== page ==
Great Dane Q & A
ning and have utilized those suggestions to further their own accomplishments. All breeds go through changes over periods of time. There are aspects of the Great Dane that are either better or not as strong as they were years ago. Today our Danes have consis- tently good head pieces, much more so than a few decades ago. Strong breed type is not as consistent as it should be. I believe this was a stronger asset of Danes years ago. However this better breed type was not necessarily an attribute of a good quality dog. Our Danes today have better overall quality. One issue which continues to be a problem over several decades has been proportions. This is a square breed but a truly square dog (or one that is very close to being square) is not as common as what we would like. I would like to see breeders do more homework with regards to knowing the historically consistent pros and cons of the bloodlines they are planning to use for their breeding pro- grams. In some cases this is fairly easy since, like most breeds, we have a number of wonderful breeding programs that have produced top quality dogs for decades. Using the stud dog du jour may not always be the best answer for what a program needs in order to move forward. For a couple of years judges were using a program where they were able to obtain a large number of breed approvals in one application. Personally I believe that this was not in the best interests of the sport. I don’t know many people, myself included, that could obtain sufficient knowledge of 20-25 breeds (or more) at a time. I know in Danes there are some approved judges to whom I have spoken that simply don’t get it. I receive messages from members of the GDCA about inci- dents that have occurred at shows with judges that, in some cases, don’t understand some of the primary factors that make a Great Dane what it is supposed to be. There is probably no individual situation that stands out over the rest. I simply love the sport and our wonderful breed. My involvement with Danes has afforded me a great deal of pleasure and opportunities. Like most people I think that my breed is the best you can find. In reality all dog enthusiasts feel that way about their own breed. I do like to paraphrase Rodgers and Hammerstein from a song in South Pacific when I describe our breed… “There is nothing like a Dane…” DALE TARBOX Dale Suzanne Tarbox has
sary. When I started in this breed, I heard the following quote and it has stuck with me all these years: “A good dog is a good color.” My favorite dog show memory: at the Great Dane National in 2010, my seven month old homebred harlequin puppy, CH Davisdane’s Rubber Ducky You’re the One, CD, RN, BN, CGCA, was Best Puppy in the Futurity, handled by me. I had two full sisters from the same breeding a year prior, a mantle and a harlequin, who won their large open classes and one, GCH Davisdane LongVue Abigail, was awarded Best of Winners. My girls were the only get behind their sire in Stud Dog class and he won first place Stud Dog. It was a national that I will never forget. Great Danes are truly gentle giants. Although they are very large and everything with a Dane costs more, in my mind they are very worth it. They do, however, clearly need serious training and clear boundaries as youngsters. An untrained and undisciplined 150 lb. dog is not easy to live with and is the reason so many adolescent Danes end up in rescue. BILL STEBBINS I began my involvement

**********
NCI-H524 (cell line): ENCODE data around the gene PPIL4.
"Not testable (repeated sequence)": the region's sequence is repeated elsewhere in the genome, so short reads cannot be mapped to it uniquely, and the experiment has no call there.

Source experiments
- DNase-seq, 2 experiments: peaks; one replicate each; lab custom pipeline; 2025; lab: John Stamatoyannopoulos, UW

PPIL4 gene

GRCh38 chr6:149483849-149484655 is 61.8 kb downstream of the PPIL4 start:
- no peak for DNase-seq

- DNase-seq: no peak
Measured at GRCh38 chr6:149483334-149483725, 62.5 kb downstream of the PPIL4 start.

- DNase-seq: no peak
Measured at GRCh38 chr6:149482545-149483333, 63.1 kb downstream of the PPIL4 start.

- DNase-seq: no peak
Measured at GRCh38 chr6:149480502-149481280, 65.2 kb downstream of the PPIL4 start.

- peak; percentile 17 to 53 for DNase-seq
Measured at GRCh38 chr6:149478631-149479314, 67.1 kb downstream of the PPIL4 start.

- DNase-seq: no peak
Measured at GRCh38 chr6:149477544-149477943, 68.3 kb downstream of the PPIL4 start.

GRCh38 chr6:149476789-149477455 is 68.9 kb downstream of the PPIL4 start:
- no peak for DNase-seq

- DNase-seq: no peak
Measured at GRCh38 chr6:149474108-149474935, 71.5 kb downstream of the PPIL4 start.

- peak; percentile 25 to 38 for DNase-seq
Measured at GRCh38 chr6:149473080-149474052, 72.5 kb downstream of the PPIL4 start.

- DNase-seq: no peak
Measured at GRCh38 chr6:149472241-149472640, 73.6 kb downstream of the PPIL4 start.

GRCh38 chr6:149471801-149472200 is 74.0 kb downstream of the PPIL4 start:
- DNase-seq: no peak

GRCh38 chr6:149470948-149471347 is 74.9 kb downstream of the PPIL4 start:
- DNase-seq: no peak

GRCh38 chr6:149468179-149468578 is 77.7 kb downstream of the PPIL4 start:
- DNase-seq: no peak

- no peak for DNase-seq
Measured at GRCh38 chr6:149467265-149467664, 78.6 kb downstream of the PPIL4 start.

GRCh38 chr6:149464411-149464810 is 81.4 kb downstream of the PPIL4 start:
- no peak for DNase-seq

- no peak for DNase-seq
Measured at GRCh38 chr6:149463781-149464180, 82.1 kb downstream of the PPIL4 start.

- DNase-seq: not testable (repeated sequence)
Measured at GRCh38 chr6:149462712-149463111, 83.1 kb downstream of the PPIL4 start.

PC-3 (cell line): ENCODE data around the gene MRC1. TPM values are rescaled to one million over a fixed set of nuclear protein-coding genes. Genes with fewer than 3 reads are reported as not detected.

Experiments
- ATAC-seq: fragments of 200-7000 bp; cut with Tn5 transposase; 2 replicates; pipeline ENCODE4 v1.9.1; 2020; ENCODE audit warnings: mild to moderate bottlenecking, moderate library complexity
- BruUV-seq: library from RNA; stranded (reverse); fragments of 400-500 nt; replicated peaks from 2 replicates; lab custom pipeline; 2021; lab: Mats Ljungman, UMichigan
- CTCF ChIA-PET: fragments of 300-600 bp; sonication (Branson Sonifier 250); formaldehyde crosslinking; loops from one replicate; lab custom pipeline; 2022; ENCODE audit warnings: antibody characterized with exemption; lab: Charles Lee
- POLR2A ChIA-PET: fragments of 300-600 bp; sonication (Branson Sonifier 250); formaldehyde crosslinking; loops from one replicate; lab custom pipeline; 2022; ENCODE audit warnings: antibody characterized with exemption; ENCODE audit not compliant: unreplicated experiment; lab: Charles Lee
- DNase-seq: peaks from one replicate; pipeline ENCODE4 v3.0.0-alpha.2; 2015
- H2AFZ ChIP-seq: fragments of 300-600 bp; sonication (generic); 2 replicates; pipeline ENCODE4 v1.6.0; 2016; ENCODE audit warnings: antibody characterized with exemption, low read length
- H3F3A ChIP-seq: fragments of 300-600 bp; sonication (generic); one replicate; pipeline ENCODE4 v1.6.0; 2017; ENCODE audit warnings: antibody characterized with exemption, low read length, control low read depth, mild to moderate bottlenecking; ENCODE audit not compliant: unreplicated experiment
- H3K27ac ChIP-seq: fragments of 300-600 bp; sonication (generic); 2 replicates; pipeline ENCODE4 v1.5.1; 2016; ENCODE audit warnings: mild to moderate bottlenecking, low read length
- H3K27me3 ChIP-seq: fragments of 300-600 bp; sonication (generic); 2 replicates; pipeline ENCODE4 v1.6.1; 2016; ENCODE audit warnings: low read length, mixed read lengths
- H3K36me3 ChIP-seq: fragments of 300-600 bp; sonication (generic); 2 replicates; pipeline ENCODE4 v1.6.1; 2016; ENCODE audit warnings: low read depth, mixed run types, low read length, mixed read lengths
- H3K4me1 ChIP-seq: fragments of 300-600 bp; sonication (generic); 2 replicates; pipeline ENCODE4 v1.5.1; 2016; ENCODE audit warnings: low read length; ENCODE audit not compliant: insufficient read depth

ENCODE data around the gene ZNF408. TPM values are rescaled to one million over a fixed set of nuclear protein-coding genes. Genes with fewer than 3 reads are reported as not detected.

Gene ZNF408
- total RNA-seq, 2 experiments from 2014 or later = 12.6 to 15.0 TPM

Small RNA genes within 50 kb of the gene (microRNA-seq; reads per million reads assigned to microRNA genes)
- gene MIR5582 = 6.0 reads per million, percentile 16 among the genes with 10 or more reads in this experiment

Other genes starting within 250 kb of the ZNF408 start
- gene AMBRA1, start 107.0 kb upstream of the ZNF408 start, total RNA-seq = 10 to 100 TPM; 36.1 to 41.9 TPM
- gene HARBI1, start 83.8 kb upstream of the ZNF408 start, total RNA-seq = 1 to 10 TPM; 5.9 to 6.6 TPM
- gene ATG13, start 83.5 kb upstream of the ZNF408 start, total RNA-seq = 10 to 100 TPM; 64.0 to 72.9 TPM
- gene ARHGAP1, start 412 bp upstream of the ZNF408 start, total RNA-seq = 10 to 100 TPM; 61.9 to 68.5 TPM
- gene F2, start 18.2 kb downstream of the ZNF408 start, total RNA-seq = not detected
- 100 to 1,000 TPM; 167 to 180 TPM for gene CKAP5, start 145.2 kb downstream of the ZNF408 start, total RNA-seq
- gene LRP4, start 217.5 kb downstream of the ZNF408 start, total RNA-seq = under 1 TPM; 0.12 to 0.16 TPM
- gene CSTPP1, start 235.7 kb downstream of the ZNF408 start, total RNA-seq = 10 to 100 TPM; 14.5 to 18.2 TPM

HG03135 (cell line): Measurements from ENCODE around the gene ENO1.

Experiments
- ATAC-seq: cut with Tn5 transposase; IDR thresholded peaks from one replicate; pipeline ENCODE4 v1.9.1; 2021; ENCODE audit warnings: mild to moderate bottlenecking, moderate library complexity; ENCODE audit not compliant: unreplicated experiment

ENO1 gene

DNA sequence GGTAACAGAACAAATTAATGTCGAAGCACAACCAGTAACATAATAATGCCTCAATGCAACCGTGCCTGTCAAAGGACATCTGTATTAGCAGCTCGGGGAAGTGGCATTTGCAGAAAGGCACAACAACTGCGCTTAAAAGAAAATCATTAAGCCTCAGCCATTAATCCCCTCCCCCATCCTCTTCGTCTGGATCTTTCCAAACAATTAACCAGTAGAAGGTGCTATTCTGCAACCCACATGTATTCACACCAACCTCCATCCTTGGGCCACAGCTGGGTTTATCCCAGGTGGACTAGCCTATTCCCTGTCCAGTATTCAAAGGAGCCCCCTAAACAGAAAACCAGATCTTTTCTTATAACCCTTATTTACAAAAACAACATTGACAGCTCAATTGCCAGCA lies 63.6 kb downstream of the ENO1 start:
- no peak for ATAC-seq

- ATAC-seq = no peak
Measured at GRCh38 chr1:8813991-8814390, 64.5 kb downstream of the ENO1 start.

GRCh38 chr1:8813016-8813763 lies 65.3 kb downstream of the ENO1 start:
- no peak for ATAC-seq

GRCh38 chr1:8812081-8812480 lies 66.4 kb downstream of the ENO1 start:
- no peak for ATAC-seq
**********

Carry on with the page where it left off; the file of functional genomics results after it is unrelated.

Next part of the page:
with the Great Dane in the late 60s. My wife and I, pri- marily due to our good for- tune with having a wonder- ful mentor, had a lot of good fortune with our dogs. One of them was ranked #1 in the nation and several of them were in the Top 10. I began
judging in 1986. I currently am approved for the Working and Herding Groups and thoroughly enjoy the opportunities I have to be in the show ring. Later this year I will have the opportunity to judge our National for the second time. I also have had the privilege of judging dozens of Specialties. I was on the Board of the GDC of South Florida for approximately 25 years and was a member of the Ft. Lauderdale DC. I am currently a lifetime member of the Ann Arbor Kennel Club and was on the Board of Directors of the Great Dane Club of America. I was involved with Judges Ed for the GDCA for several years, have assisted in Breeder’s Ed and am the coordinator for the Breed Mentor program. I write a regular article for the only printed Dane magazine still in existence and occasionally have had articles in some of the all-breed magazines as well. I retired in 2012 and now have the ability to devote more time to an avocation which has become a vocation. I live in Port St. Lucie, Florida. I am now retired and, other than my activities related to dogs, I am on the Board of the HOA where I live. I have been in Danes for 50 years. I bred and showed until the time that I was approved to be a judge (1986). The people that historically have had consistent success are those that have had great mentoring from the begin-
been showing Great Danes for over 50 years. There are dogs of her breeding in the pedigrees of many of the top show dogs and producers here in the US and in many foreign countries. I live in Connecticut. I am just retired from 52 years in the Medical Laboratory field.
S HOW S IGHT M AGAZINE , M AY 2019 • 303
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